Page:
There are other accounts that are suspect as well and are treated with skepticism. For example, Kuwaiti resistance leaders have claimed to reporters in Saudi Arabia that they are killing up to 70 Iraqi soldiers per day inside Kuwait. Yet Caryle Murphy, a Washington Post reporter who was the only American journalist in Kuwait at the time of the invasion and who fled recently, said resistance leaders inside the country had freely admitted that they could not know how many soldiers they had killed or wounded in any given attack.

The Associated Press, reporting recently from Amman, Jordan, cited anonymous "Arab diplomats and security sources" as saying Syrian forces had killed dozens of pro-Iraqi demonstrators in what was described as the worst violence inside Syria since the crushing of Moslem fundamentalists in Hama in 1982.

Western diplomats said they cannot confirm the account, and many said they strongly doubt its veracity. Other reliable Arab sources here have contended that the report was a deliberate plant by a group of Palestinians seeking to discredit regimes opposed to the Iraqi invasion, including Syria's. Some State Department analysts have drawn a similar conclusion, according to a U.S. official.

Analysts said such stories thrive in part because the closed nature and police-state atmosphere of many Arab countries make it impossible for independent sources such as journalists, diplomats and human rights groups to monitor events. Facts in such societies are not neutral, but serve as weapons to be wielded by regimes and their opponents.

The Kuwaiti baby story originated with a letter from a senior Kuwaiti public health official that was smuggled out of the country by a European diplomat late last month, according to Hudah Bahar, an architect who received the letter here in London. It was supplemented by information gathered from fleeing Kuwaitis and other sources by Fawzia Sayegh, a Kuwaiti pediatrician living here.

The letter claimed that Iraqi soldiers ordered patients evicted from several hospitals and closed down critical units for treating cancer patients, dialysis patients and those suffering from diabetes. Bahar and Sayegh said the Iraqis hauled sophisticated equipment such as dialysis machines back to Baghdad, part of the haul of cash, gold, cars and jewelry that is said by Arab banking sources to exceed $2 billion. Among the equipment taken were the 22 infant incubator units, they said.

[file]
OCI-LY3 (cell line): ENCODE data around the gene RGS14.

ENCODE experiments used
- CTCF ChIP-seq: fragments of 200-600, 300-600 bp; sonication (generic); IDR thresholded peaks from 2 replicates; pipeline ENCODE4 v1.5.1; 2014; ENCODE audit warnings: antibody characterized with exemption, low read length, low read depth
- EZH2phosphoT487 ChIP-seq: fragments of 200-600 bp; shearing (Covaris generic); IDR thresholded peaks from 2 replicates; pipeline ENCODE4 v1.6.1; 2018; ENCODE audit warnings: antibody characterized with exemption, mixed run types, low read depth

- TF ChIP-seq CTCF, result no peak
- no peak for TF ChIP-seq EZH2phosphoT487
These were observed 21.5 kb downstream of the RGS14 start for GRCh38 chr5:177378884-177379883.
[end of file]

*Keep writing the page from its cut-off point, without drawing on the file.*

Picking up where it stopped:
Sayegh said her sister-in-law was evicted from the cancer unit at Sabah hospital. She also cited the case of a 48-year-old man, Abdul Aziz Daher, who reportedly died of renal failure after allegedly being denied access to biweekly dialysis treatments, and the case of a man who died of heart failure after being evicted from the intensive-care unit.

Bahar said she knows of two other cases -- both women, one a dialysis patient, the other a seriously ill diabetic -- who died after being evicted from the hospital by the Iraqis.

Salwa Darwish, an Egyptian anesthetist who recently escaped overland from Kuwait, offered some confirmation of the Kuwaiti charges. She told the Independent newspaper here that Iraqi authorities evicted civilian patients from the Razi hospital in Kuwait City in mid-August to prepare for what they feared would be an all-out U.S. attack.

The situation has been exacerbated, witnesses said, by the exodus of hundreds, even thousands of foreign health workers, including doctors and nurses, leaving hospitals, nursing homes and child-care facilities desperately short of staff.

Still, at least a handful of hospitals remain open in Kuwait City. The wife of a U.S. Embassy employee who broke her hip was treated for a week at a local hospital recently, according to State Department officials. Washington Post reporter Murphy said she saw patients being treated at the Sabah medical complex -- now renamed for Iraqi President Saddam Hussein -- in the first days after the invasion.

Pediatrician Sayegh said the situation illustrates the ways Iraq has violated Geneva Convention rules governing military occupation and the need for an independent body to be allowed into Kuwait. But Iraq has insisted that Kuwait, now annexed by Saddam, is no longer occupied territory and not subject to the Geneva Convention.